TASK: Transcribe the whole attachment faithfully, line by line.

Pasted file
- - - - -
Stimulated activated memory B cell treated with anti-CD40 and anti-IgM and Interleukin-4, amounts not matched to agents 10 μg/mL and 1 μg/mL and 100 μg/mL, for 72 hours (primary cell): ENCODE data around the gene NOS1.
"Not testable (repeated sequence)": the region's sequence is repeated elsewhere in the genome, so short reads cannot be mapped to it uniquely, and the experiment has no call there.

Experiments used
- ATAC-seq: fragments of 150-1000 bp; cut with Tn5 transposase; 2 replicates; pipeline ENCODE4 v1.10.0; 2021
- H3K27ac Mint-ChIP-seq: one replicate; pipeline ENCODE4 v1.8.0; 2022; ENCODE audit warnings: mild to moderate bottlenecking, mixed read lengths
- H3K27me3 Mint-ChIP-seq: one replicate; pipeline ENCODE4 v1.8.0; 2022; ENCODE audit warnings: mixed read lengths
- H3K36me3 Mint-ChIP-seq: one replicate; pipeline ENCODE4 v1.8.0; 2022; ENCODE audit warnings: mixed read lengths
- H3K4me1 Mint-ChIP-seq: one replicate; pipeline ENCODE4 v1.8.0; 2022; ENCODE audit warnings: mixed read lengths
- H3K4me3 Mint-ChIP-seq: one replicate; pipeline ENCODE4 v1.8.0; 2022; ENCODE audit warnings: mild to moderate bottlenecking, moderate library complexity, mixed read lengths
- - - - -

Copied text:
Stimulated activated memory B cell treated with anti-CD40 and anti-IgM and Interleukin-4, amounts not matched to agents 10 μg/mL and 1 μg/mL and 100 μg/mL, for 72 hours (primary cell): ENCODE data around the gene NOS1.
"Not testable (repeated sequence)": the region's sequence is repeated elsewhere in the genome, so short reads cannot be mapped to it uniquely, and the experiment has no call there.

Experiments used
- ATAC-seq: fragments of 150-1000 bp; cut with Tn5 transposase; 2 replicates; pipeline ENCODE4 v1.10.0; 2021
- H3K27ac Mint-ChIP-seq: one replicate; pipeline ENCODE4 v1.8.0; 2022; ENCODE audit warnings: mild to moderate bottlenecking, mixed read lengths
- H3K27me3 Mint-ChIP-seq: one replicate; pipeline ENCODE4 v1.8.0; 2022; ENCODE audit warnings: mixed read lengths
- H3K36me3 Mint-ChIP-seq: one replicate; pipeline ENCODE4 v1.8.0; 2022; ENCODE audit warnings: mixed read lengths
- H3K4me1 Mint-ChIP-seq: one replicate; pipeline ENCODE4 v1.8.0; 2022; ENCODE audit warnings: mixed read lengths
- H3K4me3 Mint-ChIP-seq: one replicate; pipeline ENCODE4 v1.8.0; 2022; ENCODE audit warnings: mild to moderate bottlenecking, moderate library complexity, mixed read lengths